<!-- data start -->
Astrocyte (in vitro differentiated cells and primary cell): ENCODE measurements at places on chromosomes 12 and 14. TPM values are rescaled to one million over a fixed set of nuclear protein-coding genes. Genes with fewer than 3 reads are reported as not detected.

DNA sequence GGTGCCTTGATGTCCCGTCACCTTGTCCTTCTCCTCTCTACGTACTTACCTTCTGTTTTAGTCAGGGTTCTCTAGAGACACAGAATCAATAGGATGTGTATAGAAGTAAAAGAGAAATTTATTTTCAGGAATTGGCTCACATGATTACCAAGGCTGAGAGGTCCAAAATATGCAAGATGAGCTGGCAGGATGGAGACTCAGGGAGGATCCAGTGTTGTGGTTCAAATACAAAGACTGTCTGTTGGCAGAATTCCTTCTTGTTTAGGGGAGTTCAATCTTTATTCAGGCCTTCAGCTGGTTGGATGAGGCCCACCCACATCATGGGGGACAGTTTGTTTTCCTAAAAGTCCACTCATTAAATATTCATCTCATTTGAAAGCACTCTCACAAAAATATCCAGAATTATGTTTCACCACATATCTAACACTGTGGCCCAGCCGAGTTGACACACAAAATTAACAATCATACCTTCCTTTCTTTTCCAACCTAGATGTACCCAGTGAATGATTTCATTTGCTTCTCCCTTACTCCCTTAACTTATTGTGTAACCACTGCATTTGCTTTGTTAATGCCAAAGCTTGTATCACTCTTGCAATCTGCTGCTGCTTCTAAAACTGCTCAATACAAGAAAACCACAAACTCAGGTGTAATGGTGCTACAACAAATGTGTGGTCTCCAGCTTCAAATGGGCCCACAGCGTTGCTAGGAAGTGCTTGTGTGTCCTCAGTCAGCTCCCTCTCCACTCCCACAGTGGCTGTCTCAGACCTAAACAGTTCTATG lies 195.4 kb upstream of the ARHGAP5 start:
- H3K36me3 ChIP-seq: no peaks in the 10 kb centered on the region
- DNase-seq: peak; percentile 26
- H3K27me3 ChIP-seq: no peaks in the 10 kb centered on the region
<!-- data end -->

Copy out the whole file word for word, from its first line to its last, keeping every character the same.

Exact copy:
Astrocyte (in vitro differentiated cells and primary cell): ENCODE measurements at places on chromosomes 12 and 14. TPM values are rescaled to one million over a fixed set of nuclear protein-coding genes. Genes with fewer than 3 reads are reported as not detected.

DNA sequence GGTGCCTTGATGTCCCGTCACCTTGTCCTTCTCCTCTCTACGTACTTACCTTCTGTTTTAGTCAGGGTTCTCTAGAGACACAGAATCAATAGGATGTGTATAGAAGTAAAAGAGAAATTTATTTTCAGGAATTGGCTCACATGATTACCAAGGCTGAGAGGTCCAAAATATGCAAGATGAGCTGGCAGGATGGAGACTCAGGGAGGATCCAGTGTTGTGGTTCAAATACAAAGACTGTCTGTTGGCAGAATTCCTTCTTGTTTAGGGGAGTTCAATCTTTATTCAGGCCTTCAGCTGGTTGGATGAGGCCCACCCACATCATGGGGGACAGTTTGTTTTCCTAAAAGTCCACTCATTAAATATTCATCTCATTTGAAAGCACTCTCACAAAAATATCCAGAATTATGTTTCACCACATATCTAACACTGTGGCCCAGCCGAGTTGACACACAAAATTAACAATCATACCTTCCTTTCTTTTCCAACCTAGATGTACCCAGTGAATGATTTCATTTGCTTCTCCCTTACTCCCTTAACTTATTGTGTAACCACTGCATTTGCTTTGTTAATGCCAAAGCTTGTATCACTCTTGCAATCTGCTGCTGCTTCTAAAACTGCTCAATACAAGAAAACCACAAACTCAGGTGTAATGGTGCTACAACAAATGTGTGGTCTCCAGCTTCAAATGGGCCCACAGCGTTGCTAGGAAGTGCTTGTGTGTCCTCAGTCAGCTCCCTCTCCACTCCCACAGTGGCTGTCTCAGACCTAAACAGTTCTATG lies 195.4 kb upstream of the ARHGAP5 start:
- H3K36me3 ChIP-seq: no peaks in the 10 kb centered on the region
- DNase-seq: peak; percentile 26
- H3K27me3 ChIP-seq: no peaks in the 10 kb centered on the region